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Circuit Court: the Armenian woman placement at a foreigner detention centre ‘groundless’

The Circuit Court in Przemyśl ordered the authorities to release an Armenian national from a foreigner detention centre. The woman, who has been staying in Poland for 18 years, was detained pending expulsion. The appeal against the detention order issued by the District Court in Przemyśl was submitted by lawyers of the Programme of Legal Assistance for Refugees and Migrants.

Out of the 18 years of her stay in Poland, for 16 years the Armenian has been living in the country legally. For personal reasons she was unable to timely extend her legal stay permit. She hoped to legalise her status within the framework of ‘the regularisation scheme’, or abolition. Three adult children of the foreigner stay in Poland, along with her other relatives. Before her detention, the Armenian had been living, together with her family, at a permanent residence.

The Circuit Court admitted the appeal, holding that in that particular case detention had not been necessary to conduct expulsion proceedings since the subject of such proceedings enjoyed adequate material and housing conditions. The Court also argued that there was no basis for assuming that the foreigner would be avoiding to abide by the expulsion order.

In the opinion of the Helsinki Foundation for Human Rights, detention of foreigners should be treated as a measure of last resort, and applied proportionately. It should not be used automatically, even if a foreigner stays in the country illegally. In each case, the decision to place a foreigner in a detention centre must be preceded by showing that this measure is necessary and there is no other way to ensure that the expulsion proceedings are effectively conducted.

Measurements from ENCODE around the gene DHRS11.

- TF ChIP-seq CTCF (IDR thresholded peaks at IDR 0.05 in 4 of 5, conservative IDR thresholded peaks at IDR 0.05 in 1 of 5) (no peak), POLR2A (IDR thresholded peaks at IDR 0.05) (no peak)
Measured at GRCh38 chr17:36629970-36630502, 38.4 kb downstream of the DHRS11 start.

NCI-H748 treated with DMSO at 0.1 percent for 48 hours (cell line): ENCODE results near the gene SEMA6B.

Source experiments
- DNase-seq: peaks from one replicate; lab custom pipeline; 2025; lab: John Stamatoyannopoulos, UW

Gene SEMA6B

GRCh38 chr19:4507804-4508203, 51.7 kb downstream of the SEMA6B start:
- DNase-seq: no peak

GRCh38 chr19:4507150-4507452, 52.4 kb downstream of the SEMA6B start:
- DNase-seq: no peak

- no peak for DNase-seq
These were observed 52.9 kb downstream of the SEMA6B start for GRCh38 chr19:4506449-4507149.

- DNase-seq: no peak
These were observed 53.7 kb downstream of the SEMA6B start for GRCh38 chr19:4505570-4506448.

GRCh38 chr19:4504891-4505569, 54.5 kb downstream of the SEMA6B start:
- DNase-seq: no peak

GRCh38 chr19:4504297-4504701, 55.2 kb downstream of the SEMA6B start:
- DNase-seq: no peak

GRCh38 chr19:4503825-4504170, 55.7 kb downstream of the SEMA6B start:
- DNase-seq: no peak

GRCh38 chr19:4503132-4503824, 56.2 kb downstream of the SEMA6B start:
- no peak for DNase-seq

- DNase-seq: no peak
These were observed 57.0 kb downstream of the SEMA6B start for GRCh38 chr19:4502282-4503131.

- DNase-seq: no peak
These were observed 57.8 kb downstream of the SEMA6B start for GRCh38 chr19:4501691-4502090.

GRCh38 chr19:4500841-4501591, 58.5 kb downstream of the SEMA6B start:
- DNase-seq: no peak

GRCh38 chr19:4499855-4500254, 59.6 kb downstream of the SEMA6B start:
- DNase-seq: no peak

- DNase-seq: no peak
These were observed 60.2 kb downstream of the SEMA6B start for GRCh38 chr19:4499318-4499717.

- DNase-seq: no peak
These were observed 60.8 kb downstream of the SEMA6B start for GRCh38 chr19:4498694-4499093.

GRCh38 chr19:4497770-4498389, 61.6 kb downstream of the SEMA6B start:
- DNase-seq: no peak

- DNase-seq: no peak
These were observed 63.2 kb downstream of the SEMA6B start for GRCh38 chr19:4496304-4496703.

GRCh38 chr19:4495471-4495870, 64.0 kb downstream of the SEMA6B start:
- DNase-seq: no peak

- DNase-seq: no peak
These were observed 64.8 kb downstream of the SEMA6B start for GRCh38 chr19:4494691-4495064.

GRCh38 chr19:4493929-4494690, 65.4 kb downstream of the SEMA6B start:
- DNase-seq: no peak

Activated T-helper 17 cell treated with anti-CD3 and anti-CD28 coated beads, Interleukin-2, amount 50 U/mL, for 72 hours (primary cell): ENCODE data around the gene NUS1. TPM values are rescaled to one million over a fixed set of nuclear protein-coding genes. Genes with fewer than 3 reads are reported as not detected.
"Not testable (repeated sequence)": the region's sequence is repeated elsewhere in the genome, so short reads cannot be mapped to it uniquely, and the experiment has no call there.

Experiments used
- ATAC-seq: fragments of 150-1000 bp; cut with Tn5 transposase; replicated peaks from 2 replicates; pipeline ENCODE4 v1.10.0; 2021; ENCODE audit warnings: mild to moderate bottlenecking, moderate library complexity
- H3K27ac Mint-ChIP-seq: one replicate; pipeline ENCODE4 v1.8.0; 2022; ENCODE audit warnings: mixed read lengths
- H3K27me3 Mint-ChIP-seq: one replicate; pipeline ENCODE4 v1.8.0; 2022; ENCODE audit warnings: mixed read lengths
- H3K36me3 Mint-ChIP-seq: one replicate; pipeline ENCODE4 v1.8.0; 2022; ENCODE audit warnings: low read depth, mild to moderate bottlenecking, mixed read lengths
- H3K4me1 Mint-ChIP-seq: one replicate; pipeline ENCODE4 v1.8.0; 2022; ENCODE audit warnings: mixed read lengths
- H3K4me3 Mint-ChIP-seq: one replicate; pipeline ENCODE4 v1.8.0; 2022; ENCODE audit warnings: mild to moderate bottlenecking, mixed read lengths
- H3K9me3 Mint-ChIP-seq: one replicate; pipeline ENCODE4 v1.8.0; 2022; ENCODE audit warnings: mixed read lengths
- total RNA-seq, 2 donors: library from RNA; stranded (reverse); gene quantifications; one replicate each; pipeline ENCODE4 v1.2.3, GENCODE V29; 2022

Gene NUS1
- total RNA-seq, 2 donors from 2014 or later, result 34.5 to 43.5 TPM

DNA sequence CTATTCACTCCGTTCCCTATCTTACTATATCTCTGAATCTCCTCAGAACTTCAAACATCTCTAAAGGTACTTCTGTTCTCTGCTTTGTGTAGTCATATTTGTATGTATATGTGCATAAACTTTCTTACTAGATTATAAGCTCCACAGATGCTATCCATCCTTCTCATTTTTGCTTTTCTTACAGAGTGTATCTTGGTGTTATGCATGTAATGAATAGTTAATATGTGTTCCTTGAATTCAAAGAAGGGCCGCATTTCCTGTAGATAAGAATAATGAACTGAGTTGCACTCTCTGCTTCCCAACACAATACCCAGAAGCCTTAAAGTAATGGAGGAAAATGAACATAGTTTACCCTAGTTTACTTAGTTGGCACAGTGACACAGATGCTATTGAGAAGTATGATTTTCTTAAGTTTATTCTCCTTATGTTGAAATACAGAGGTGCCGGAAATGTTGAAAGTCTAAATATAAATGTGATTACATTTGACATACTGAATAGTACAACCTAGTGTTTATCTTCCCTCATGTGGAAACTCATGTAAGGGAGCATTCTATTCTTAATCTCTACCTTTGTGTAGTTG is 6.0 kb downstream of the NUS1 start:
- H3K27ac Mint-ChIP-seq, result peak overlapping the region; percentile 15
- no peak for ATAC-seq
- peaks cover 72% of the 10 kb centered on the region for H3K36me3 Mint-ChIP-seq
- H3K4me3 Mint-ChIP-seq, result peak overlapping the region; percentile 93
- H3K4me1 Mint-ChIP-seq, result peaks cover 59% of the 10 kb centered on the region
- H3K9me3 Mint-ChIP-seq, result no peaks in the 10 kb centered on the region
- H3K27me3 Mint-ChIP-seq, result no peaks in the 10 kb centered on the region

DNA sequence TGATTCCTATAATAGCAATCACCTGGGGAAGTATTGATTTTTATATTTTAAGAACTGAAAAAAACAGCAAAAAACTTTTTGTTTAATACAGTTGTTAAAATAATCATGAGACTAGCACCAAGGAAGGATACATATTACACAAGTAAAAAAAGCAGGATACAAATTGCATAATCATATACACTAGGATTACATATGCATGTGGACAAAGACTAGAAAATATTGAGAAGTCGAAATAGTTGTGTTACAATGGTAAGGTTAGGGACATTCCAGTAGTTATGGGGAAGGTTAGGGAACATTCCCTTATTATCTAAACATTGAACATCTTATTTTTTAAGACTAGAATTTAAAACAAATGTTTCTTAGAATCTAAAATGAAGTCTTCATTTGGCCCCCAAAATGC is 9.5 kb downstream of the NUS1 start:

According to the HFHR, there are no grounds for placing a foreigner in a detention centre if the facts of the case suggest that no pre-requisites for the expulsion decision have been met and where the circumstances of the case show that the foreigner satisfies the conditions for the grant of a tolerated stay permit and has the place of a permanent residence in Poland where he or she lives with his or her family.

In addition to arguing that the foreigner has a permanent address and represents no flight risk, the HFHR points out that courts ruling in foreigner detention cases should also consider whether or not the purpose of the detention (in this case, execution of the expulsion decision) is attainable.

For foreigners who have been staying in Poland for years, it is likely that their expulsion will infringe their right to private and family life. In such circumstances, the province governor is legally obliged to issue a decision refusing the expulsion and grant the foreigner a tolerated stay permit.


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